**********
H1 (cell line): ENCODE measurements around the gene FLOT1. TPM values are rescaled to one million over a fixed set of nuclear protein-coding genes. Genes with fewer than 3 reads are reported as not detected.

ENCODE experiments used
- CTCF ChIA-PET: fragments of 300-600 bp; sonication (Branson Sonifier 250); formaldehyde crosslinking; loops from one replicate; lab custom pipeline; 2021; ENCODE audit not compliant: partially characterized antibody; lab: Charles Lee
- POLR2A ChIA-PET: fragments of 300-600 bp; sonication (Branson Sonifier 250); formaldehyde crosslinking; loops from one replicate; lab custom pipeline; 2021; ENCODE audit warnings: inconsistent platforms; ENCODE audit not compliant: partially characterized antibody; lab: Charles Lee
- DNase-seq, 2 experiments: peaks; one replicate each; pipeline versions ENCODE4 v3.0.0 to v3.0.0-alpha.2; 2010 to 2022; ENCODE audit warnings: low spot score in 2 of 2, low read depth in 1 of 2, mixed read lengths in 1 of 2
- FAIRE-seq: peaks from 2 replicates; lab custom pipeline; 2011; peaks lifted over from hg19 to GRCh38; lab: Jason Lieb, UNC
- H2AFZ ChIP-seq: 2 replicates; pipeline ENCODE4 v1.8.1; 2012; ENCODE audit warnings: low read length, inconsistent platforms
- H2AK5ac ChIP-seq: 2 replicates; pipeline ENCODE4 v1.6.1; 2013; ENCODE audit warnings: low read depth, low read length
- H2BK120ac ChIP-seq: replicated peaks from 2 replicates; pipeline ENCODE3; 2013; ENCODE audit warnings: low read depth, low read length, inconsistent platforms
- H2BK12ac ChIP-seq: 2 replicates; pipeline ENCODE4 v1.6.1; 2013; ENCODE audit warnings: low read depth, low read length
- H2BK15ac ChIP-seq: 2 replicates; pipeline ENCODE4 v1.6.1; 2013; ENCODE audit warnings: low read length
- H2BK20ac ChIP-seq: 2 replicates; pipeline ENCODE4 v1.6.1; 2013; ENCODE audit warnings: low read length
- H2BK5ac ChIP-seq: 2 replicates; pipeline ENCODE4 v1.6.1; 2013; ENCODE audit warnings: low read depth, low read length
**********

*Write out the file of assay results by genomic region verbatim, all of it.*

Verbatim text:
H1 (cell line): ENCODE measurements around the gene FLOT1. TPM values are rescaled to one million over a fixed set of nuclear protein-coding genes. Genes with fewer than 3 reads are reported as not detected.

ENCODE experiments used
- CTCF ChIA-PET: fragments of 300-600 bp; sonication (Branson Sonifier 250); formaldehyde crosslinking; loops from one replicate; lab custom pipeline; 2021; ENCODE audit not compliant: partially characterized antibody; lab: Charles Lee
- POLR2A ChIA-PET: fragments of 300-600 bp; sonication (Branson Sonifier 250); formaldehyde crosslinking; loops from one replicate; lab custom pipeline; 2021; ENCODE audit warnings: inconsistent platforms; ENCODE audit not compliant: partially characterized antibody; lab: Charles Lee
- DNase-seq, 2 experiments: peaks; one replicate each; pipeline versions ENCODE4 v3.0.0 to v3.0.0-alpha.2; 2010 to 2022; ENCODE audit warnings: low spot score in 2 of 2, low read depth in 1 of 2, mixed read lengths in 1 of 2
- FAIRE-seq: peaks from 2 replicates; lab custom pipeline; 2011; peaks lifted over from hg19 to GRCh38; lab: Jason Lieb, UNC
- H2AFZ ChIP-seq: 2 replicates; pipeline ENCODE4 v1.8.1; 2012; ENCODE audit warnings: low read length, inconsistent platforms
- H2AK5ac ChIP-seq: 2 replicates; pipeline ENCODE4 v1.6.1; 2013; ENCODE audit warnings: low read depth, low read length
- H2BK120ac ChIP-seq: replicated peaks from 2 replicates; pipeline ENCODE3; 2013; ENCODE audit warnings: low read depth, low read length, inconsistent platforms
- H2BK12ac ChIP-seq: 2 replicates; pipeline ENCODE4 v1.6.1; 2013; ENCODE audit warnings: low read depth, low read length
- H2BK15ac ChIP-seq: 2 replicates; pipeline ENCODE4 v1.6.1; 2013; ENCODE audit warnings: low read length
- H2BK20ac ChIP-seq: 2 replicates; pipeline ENCODE4 v1.6.1; 2013; ENCODE audit warnings: low read length
- H2BK5ac ChIP-seq: 2 replicates; pipeline ENCODE4 v1.6.1; 2013; ENCODE audit warnings: low read depth, low read length